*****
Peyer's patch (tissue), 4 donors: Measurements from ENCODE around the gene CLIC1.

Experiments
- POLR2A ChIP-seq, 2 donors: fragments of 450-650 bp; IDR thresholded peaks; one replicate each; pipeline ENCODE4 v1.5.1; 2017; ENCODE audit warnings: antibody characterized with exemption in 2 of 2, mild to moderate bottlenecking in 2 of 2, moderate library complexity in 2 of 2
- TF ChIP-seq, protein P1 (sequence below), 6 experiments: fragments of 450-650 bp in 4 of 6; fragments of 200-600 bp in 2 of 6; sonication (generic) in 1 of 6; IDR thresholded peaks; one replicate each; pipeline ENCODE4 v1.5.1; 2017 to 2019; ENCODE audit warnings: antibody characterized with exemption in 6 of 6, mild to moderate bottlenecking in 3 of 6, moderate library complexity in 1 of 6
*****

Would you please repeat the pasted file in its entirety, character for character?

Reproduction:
Peyer's patch (tissue), 4 donors: Measurements from ENCODE around the gene CLIC1.

Experiments
- POLR2A ChIP-seq, 2 donors: fragments of 450-650 bp; IDR thresholded peaks; one replicate each; pipeline ENCODE4 v1.5.1; 2017; ENCODE audit warnings: antibody characterized with exemption in 2 of 2, mild to moderate bottlenecking in 2 of 2, moderate library complexity in 2 of 2
- TF ChIP-seq, protein P1 (sequence below), 6 experiments: fragments of 450-650 bp in 4 of 6; fragments of 200-600 bp in 2 of 6; sonication (generic) in 1 of 6; IDR thresholded peaks; one replicate each; pipeline ENCODE4 v1.5.1; 2017 to 2019; ENCODE audit warnings: antibody characterized with exemption in 6 of 6, mild to moderate bottlenecking in 3 of 6, moderate library complexity in 1 of 6